A stranger appeared beside him one day and said, “Will you jump from this building to that building?”
Guy looked at the distance between the two buildings. “Why would I?" Guy said. He may be able to, but if he misses, he’d smash dead or be broken into pieces on the pavement below.
“What if I pay you a dollar?”
“No way.” “What if I give you a million?”
“A million is not enough if I end up in the ICU, comatose for life or whatever. Even a billion is nothing if I’m dead.”
“What if there’s going to be a safety net below? And here’s something you can tie around your waist.” The stranger handed him a rope.
Guy paused, looked back and forth at the building and at where he stood. He may be able to do it. He’ll have a billion to cover the cost of rehab and more—“No thanks.” Guy shook his head. “It’s too hard. I don’t think I can do it. And why are you asking me to jump from this building to that anyway?”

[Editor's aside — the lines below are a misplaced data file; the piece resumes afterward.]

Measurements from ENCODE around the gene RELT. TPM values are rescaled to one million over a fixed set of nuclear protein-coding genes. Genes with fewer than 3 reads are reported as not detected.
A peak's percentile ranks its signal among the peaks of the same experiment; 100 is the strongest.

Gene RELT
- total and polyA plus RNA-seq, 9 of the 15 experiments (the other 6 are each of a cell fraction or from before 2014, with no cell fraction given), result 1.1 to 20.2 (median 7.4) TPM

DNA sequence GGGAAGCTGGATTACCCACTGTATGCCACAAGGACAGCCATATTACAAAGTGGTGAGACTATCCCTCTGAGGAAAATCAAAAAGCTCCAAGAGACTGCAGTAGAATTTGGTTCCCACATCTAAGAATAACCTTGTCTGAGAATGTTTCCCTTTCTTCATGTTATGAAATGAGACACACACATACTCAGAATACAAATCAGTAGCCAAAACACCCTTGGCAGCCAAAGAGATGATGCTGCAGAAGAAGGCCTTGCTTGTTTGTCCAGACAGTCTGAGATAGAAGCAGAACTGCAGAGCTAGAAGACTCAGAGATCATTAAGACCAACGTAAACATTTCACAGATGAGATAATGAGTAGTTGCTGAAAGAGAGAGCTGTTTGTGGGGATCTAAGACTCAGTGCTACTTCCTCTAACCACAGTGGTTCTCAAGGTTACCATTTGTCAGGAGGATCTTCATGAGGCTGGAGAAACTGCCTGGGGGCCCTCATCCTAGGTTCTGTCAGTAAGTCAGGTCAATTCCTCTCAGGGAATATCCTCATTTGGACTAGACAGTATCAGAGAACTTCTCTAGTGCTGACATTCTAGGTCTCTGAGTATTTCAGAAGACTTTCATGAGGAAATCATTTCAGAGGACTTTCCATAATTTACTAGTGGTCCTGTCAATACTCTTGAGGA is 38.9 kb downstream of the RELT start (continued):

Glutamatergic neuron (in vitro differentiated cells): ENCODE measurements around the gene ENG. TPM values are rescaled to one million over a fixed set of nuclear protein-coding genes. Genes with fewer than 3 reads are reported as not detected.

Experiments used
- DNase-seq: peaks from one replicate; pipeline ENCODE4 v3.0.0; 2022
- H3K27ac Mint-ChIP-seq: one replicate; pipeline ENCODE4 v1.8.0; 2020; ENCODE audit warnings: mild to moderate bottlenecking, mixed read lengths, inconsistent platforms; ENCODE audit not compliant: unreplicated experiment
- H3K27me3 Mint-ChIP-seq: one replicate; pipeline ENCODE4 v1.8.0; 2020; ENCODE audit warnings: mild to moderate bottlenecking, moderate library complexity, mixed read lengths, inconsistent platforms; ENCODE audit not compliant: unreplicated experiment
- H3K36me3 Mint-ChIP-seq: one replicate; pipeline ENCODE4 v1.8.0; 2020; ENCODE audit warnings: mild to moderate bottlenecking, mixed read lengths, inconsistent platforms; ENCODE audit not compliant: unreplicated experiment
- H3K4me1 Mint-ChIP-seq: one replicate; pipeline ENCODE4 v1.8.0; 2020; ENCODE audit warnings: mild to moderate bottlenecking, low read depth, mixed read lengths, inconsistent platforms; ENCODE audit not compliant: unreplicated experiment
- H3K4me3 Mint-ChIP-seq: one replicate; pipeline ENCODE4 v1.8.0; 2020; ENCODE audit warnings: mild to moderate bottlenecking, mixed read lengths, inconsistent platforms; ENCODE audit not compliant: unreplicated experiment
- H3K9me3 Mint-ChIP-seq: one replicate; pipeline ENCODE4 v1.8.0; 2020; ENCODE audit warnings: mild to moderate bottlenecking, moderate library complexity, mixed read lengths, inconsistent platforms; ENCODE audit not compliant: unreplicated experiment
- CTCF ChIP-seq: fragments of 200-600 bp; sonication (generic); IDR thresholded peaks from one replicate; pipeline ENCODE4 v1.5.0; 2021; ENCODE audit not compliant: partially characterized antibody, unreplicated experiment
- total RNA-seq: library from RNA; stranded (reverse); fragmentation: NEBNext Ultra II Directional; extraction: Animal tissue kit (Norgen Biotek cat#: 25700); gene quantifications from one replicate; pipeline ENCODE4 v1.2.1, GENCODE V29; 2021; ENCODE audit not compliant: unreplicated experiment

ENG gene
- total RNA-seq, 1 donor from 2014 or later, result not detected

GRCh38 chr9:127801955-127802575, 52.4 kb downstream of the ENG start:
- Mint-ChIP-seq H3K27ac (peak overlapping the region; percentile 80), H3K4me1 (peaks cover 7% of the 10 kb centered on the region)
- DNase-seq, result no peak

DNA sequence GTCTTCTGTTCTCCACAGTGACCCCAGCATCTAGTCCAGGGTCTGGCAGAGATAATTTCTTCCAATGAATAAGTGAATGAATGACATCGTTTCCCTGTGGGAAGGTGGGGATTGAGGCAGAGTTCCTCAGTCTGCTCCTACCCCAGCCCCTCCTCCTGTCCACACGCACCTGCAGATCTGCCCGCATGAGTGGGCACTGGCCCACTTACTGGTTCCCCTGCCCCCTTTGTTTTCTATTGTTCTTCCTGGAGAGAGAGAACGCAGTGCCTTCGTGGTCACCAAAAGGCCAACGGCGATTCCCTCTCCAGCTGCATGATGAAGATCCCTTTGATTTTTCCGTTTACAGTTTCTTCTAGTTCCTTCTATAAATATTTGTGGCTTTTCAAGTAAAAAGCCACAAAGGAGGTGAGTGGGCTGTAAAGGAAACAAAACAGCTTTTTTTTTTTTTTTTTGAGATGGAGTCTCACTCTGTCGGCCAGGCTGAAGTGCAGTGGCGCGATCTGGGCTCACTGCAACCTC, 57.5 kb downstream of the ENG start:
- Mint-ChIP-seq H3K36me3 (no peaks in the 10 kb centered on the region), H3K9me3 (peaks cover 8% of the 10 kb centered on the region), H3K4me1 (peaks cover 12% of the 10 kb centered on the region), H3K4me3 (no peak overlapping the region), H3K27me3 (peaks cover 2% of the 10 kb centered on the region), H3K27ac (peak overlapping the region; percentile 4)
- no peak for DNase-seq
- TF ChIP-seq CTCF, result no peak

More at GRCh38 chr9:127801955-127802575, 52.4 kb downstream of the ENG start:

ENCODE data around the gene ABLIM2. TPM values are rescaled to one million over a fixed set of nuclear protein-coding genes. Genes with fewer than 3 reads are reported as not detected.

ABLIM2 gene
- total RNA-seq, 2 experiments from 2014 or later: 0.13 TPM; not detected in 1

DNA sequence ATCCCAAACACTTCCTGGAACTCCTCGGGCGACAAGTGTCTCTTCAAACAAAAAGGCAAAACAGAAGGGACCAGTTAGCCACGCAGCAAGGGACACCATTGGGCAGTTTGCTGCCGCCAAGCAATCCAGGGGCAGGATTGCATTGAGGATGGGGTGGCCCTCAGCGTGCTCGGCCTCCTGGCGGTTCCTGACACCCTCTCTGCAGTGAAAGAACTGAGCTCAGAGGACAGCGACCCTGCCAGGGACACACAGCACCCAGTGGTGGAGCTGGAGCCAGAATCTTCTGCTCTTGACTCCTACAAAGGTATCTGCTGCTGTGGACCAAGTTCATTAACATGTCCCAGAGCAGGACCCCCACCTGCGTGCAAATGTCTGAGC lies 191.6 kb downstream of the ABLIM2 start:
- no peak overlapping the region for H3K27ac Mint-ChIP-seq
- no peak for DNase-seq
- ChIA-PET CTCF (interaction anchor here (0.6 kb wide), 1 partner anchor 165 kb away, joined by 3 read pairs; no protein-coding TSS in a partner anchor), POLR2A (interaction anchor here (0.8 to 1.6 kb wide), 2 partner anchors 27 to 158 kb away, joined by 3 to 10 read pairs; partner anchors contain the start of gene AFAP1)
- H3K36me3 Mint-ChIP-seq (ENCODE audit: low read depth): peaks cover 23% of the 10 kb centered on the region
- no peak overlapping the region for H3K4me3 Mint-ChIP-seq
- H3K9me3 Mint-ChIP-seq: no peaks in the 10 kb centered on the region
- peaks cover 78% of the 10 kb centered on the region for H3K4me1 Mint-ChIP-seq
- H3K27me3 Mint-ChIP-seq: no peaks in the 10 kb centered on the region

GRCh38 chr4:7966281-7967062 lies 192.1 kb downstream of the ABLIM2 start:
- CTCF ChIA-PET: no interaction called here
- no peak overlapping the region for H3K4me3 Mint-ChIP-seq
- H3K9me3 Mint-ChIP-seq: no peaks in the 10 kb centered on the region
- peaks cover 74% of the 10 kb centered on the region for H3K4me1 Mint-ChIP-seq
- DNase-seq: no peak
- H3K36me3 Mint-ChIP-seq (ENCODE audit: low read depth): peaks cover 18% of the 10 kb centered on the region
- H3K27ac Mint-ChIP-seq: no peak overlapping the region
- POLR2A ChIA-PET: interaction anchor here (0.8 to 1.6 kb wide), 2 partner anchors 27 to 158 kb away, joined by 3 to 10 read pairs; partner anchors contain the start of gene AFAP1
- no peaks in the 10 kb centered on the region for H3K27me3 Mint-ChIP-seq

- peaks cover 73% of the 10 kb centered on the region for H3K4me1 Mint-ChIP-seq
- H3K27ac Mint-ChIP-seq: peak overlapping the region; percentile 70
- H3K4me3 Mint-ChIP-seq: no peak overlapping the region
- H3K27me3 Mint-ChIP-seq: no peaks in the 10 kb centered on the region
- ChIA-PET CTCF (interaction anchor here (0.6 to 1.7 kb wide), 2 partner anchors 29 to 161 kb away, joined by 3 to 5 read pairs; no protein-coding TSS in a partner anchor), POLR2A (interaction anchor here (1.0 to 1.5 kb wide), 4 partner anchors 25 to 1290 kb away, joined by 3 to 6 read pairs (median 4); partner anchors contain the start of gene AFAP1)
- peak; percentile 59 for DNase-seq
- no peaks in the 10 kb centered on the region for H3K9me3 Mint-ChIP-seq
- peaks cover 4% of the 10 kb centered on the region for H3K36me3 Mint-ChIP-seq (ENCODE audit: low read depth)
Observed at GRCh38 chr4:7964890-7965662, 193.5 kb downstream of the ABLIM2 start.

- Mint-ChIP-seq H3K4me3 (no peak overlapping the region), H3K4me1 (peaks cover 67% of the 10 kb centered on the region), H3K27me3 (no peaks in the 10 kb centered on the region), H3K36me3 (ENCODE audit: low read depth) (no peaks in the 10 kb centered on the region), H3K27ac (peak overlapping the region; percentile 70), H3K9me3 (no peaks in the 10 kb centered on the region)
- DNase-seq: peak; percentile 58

“Because you’re the only one who can and there’s someone there who needs you.”
Guy looked at the other building. An apparition of his little daughter appeared, waving frantically. “Daddy, help!” Smoke bellowed from behind her and tongues of fire threatened to swallow her.
“Are you crazy?” Guy shouted. “I’d jump even if you don’t pay me.”
THE POWER OF YOUR WHY
What is your WHY?
Do you have a compelling reason for doing something you deem impossible? You may have tried many times in the past to lose weight or stick to a healthy lifestyle and still end up where you started. You’ve tried to give up a bad habit and it still managed to creep back into it. And somehow, you may have given up.
But look around you.
Find a compelling reason to accept this challenge to become healthier, happier, and yes, holier (whole).
Do you wake up everyday and feel satisfied with your health? If yes, congratulations! You’re one of the few in this universe. Keep doing what you’re doing and share your tips here.
But if you’re one who’d rise up with achy joints, tired even as the day is just starting, and drag yourself to the bathroom to wash your puffy, dark-circled eyes, and you snap at your whining child or your spouse, maybe this challenge is for you. Maybe do it for them if not for yourself. Wouldn’t it be nice to wake up with a smile, thank God for another blessed day, and embrace each moment with vibrant energy?